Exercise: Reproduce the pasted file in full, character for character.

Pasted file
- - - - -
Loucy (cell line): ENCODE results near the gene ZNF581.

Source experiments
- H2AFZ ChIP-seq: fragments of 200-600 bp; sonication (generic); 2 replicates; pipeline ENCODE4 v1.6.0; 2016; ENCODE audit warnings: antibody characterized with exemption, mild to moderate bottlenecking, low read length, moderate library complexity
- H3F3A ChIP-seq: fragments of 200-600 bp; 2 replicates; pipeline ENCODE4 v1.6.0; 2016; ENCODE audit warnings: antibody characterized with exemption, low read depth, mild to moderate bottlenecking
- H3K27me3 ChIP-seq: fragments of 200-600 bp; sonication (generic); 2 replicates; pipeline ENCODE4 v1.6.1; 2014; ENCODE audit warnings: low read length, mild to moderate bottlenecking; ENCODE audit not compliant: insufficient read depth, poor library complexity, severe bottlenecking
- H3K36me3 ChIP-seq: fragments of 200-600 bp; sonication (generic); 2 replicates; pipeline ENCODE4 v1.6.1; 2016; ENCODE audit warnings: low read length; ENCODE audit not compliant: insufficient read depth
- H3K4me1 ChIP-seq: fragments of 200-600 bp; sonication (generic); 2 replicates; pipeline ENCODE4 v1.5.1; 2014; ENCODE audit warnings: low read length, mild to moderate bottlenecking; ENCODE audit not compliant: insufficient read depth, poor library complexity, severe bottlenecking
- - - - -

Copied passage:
Loucy (cell line): ENCODE results near the gene ZNF581.

Source experiments
- H2AFZ ChIP-seq: fragments of 200-600 bp; sonication (generic); 2 replicates; pipeline ENCODE4 v1.6.0; 2016; ENCODE audit warnings: antibody characterized with exemption, mild to moderate bottlenecking, low read length, moderate library complexity
- H3F3A ChIP-seq: fragments of 200-600 bp; 2 replicates; pipeline ENCODE4 v1.6.0; 2016; ENCODE audit warnings: antibody characterized with exemption, low read depth, mild to moderate bottlenecking
- H3K27me3 ChIP-seq: fragments of 200-600 bp; sonication (generic); 2 replicates; pipeline ENCODE4 v1.6.1; 2014; ENCODE audit warnings: low read length, mild to moderate bottlenecking; ENCODE audit not compliant: insufficient read depth, poor library complexity, severe bottlenecking
- H3K36me3 ChIP-seq: fragments of 200-600 bp; sonication (generic); 2 replicates; pipeline ENCODE4 v1.6.1; 2016; ENCODE audit warnings: low read length; ENCODE audit not compliant: insufficient read depth
- H3K4me1 ChIP-seq: fragments of 200-600 bp; sonication (generic); 2 replicates; pipeline ENCODE4 v1.5.1; 2014; ENCODE audit warnings: low read length, mild to moderate bottlenecking; ENCODE audit not compliant: insufficient read depth, poor library complexity, severe bottlenecking